And yet, ‘the how’ of these correlations remain unclear. How, for example, do the numerical measurements of the concentration of particulate matter correlate with the embodied experiences of air pollution mediated by specific textual, digital and socio-political conditions? In the aforementioned study conducted by Tao et al., for example, the correlation between the public perception of air pollution and the scores of air quality is based on the frequency of meaningful words that consist of two consecutive Chinese characters [3] in a sentence and the changing air quality readings from the U.S. consulates in five major cities in China. Such a form of data collection and sampling relies upon a set of omissions that include, for example, words that contain more or less than 2 consecutive words, internet neologisms that cannot be recognized by the algorithms, official Chinese air quality statistics, as well as air quality measured by smart sensors installed in households or by wearable gadgets. Moreover, identical posts (posts that are retweeted) are considered as ‘noise’ (Tao et al. 2016: 3), because they do not express ‘authentic’ individual opinions, and are deleted using the MD5message-digest algorithm. [4] Other forms of posts that are not simply composed of characters, such as phonograms, images or videos are not sampled. As Deluca et al. note,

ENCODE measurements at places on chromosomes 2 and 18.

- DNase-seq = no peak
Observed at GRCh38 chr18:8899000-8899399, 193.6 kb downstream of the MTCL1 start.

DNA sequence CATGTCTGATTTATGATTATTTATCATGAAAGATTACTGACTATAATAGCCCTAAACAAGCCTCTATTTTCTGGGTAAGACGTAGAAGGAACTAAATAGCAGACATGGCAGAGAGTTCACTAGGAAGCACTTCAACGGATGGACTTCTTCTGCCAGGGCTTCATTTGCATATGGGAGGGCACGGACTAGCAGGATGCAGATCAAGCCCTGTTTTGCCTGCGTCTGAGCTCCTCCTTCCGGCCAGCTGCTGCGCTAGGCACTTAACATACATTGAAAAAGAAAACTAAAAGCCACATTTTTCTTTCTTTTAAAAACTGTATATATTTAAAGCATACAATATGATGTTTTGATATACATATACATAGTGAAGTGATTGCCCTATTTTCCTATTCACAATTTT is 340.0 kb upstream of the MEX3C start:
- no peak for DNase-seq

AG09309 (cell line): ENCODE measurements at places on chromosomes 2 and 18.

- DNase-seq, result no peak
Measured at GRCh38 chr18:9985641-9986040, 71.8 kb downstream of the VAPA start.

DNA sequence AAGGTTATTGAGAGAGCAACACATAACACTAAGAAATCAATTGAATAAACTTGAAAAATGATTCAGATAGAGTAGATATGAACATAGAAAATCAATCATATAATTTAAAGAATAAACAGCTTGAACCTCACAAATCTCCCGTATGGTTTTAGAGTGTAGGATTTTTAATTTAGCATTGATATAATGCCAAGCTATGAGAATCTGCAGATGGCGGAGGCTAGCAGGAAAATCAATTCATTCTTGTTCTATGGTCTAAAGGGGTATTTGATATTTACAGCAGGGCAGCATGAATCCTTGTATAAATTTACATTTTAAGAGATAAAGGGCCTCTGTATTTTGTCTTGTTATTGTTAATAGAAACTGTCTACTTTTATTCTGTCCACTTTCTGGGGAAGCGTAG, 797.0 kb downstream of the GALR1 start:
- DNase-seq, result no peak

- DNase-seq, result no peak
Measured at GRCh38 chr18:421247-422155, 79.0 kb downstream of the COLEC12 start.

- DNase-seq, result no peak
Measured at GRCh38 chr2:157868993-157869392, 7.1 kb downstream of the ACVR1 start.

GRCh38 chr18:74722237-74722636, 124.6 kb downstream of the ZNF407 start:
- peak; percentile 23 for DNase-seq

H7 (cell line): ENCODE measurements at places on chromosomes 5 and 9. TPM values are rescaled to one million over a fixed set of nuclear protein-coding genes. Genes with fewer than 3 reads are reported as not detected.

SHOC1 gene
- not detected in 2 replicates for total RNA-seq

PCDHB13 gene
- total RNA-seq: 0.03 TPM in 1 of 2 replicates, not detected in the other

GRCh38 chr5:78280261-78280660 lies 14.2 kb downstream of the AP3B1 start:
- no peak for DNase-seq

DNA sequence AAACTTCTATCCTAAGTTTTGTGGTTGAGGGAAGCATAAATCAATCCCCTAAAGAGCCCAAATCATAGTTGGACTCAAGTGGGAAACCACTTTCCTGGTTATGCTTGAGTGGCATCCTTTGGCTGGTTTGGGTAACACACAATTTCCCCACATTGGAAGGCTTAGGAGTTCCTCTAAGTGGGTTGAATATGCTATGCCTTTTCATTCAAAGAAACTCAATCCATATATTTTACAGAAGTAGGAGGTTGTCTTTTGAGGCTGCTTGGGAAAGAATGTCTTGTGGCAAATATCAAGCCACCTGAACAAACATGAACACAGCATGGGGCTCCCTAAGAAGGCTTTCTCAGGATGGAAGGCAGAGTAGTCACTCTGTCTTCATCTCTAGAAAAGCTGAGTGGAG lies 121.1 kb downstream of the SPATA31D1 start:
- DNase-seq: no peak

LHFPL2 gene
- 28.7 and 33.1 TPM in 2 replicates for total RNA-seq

In the face of Chinese censorship technology (largely produced by Western companies for surveillance purposes), Weibo’s format necessitates a form of creativity that relies heavily on two tactics–the use of images and phonograms. Censors can scan posts for certain words and automatically delete them, but scanning images is difficult. Phonograms in highly intertextual online conversations also function as a method of circumventing censors. Again, this tactic is peculiar to Chinese because it plays off the language’s dependence on tonality and context for meaning. (2016: 330)